Oral Literature of the Hispanic World
Samuel G. Armistead, Faculty Research Lecture, 1998, University of California, Davis
The Nature of the Pan-Hispanic Ballad
And now, to the business at hand: What I would like to do today is to talk a bit about our project, its history, how it began, what we have tried to do, what we are discovering and the significance of what we have found, and also what a great experience, what a great adventure, it has all been. Over half a century ago--and isn't that awful--, when I was an undergraduate at Princeton, I enrolled in an introductory course on Medieval and Golden Age Spanish literature. Among the required readings was an excellent anthology of Spanish ballads. This highly distinctive form of poetry immediately attracted my attention.
Ballads are strange things. To appreciate them, to like them, is definitely an acquired taste, something like eating snails or truffles. As you can see on your handouts, this is very compact, telegramatic, highly allusive--and highly elusive--poetry; poetry which implies much, much more than it actually says. Ballads have an intuitive style. Ballad poetry impels the reader--or rather the listener--to become part of the poetic process, to imagine, to participate actively, to supply the narrative context, the background, the subsumed details, in a word, to collaborate in the poem's artistic creation. Medieval hearers, listeners, to oral poetry, knew ballads just as well as the singers--the audience and the singers were one and the same. Everyone involved knew the smallest narrative details and was sensitive to the special codes of traditional poetry. As 20th-, almost 21st-century people, these poetic codes, in some instances, no longer work for us and, consequently, ballad texts sometimes now seem impenetrable.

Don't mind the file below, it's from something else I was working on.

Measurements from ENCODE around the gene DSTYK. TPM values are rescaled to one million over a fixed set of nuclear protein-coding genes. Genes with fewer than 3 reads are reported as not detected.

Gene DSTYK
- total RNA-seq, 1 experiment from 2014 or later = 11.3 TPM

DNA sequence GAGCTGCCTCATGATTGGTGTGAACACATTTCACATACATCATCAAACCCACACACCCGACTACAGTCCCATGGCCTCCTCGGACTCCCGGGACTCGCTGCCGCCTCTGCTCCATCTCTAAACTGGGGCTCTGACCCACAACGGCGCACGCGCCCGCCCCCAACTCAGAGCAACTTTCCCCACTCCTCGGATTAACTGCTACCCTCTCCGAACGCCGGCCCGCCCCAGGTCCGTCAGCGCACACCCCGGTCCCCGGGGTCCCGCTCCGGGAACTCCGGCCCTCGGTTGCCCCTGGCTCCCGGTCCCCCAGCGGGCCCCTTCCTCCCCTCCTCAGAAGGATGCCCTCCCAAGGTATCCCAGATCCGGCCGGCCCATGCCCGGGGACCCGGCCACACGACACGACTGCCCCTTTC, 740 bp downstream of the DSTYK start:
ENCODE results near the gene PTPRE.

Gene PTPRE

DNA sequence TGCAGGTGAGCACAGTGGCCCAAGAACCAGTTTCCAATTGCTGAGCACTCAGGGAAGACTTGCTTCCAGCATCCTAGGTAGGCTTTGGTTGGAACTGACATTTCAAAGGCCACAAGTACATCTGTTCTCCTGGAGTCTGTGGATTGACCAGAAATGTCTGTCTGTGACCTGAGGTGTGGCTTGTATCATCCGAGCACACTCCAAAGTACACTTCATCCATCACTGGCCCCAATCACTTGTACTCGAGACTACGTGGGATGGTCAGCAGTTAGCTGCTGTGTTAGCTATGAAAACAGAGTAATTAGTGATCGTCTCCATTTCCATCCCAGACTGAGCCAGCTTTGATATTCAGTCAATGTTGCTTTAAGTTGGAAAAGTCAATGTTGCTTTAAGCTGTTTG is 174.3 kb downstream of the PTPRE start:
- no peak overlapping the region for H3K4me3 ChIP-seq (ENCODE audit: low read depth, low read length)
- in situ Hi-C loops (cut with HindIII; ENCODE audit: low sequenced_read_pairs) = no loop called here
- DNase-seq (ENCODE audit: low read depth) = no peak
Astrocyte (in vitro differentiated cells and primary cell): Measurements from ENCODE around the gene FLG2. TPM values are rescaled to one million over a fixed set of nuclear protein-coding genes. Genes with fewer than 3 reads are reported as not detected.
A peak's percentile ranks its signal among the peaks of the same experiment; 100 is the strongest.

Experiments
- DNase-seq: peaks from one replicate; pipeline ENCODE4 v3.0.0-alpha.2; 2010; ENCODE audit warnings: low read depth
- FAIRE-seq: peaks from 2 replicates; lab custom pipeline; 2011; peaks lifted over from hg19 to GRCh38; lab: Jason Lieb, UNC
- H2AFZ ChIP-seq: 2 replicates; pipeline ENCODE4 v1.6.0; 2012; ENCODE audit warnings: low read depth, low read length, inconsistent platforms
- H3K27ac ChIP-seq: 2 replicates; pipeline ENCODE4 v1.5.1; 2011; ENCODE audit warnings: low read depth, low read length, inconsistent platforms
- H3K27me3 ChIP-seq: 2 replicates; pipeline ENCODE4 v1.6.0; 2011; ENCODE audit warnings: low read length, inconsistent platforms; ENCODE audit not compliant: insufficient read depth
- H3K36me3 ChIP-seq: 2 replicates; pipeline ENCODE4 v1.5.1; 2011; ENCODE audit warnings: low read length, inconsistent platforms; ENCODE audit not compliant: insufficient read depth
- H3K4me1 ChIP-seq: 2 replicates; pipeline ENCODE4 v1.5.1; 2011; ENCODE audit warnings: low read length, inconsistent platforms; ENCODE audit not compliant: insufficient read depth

Ballads are seemingly very simple poems; we like to say this is "primitive" poetry, the poetry of country bumpkins and rural illiterates; but, actually, these are very complex things, their intertextuality, their resonances with innumerable other songs in the same regional repertoire, are surprisingly intricate. And they are also very successful poetic creations in their own right. So ballads are very much a world unto themselves and not, initially, to be easily understood. Nor are they to be taken lightly. They concern, once you capture their drift, an impressively diverse, astoundingly wide range of human experiences and emotions, covering everything from the very best, the most noble, the most heroic sentiments to the most ominous and the most hateful: So we have ballads of steadfast love and devotion, of total fidelity, but also of the most blatant infidelity; we have ballads of amorous adventures and erotic fantasies and also of the tragic misfortunes of unrequited love; we have ballads of the husband's return from war or from captivity; of the unfortunate, mistreated wife; of the evil mother-in-law; of tricks and deceptions; of treachery and betrayal; and of other, darker things still: of rape and abduction; incest and infanticide; murder, mayhem, and bloody vengeance. Such topics and such characteristics are, of course, shared by Hispanic ballads with the ballad traditions of other European peoples and to explore these neglected, pan-European relationships has also been very much a part of our project.